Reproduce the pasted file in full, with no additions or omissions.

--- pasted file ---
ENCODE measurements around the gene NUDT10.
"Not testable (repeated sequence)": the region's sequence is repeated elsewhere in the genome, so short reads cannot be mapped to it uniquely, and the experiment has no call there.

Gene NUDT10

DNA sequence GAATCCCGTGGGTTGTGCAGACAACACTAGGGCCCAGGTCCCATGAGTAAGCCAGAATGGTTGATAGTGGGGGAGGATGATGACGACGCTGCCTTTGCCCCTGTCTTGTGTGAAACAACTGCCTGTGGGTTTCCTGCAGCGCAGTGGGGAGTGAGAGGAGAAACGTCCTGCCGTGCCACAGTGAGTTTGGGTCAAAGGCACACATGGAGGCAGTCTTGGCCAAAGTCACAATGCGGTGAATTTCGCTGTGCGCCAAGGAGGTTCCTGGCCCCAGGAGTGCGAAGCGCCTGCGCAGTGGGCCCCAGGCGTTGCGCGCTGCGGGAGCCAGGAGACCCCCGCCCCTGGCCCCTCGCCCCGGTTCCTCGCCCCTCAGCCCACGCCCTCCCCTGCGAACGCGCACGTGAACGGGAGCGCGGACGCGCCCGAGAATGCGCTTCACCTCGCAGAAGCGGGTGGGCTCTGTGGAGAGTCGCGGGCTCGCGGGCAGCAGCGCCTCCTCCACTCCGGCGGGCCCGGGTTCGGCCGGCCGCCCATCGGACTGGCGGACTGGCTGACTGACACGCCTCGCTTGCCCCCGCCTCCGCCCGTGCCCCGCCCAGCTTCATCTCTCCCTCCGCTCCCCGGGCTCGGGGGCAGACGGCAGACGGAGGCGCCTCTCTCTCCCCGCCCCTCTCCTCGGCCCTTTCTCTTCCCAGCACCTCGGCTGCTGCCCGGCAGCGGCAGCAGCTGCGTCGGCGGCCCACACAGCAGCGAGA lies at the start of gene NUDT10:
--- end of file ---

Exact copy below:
ENCODE measurements around the gene NUDT10.
"Not testable (repeated sequence)": the region's sequence is repeated elsewhere in the genome, so short reads cannot be mapped to it uniquely, and the experiment has no call there.

Gene NUDT10

DNA sequence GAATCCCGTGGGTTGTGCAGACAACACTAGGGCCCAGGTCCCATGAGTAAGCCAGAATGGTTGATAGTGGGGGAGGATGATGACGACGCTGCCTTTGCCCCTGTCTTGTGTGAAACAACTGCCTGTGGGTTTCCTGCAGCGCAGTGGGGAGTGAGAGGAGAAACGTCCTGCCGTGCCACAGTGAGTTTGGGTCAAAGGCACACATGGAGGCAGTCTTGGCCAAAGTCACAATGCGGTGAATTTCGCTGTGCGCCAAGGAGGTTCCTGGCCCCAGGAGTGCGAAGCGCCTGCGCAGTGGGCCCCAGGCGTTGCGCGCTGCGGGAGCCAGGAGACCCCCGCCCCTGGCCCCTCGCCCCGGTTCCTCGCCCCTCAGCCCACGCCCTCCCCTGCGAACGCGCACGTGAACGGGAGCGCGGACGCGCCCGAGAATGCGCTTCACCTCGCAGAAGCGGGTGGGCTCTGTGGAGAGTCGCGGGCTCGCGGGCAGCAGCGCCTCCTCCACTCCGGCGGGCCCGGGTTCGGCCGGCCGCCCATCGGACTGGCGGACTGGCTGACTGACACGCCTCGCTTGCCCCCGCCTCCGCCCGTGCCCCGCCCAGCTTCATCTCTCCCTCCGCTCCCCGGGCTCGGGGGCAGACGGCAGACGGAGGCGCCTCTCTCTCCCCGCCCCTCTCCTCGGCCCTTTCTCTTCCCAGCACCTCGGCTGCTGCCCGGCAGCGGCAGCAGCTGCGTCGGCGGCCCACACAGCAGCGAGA lies at the start of gene NUDT10: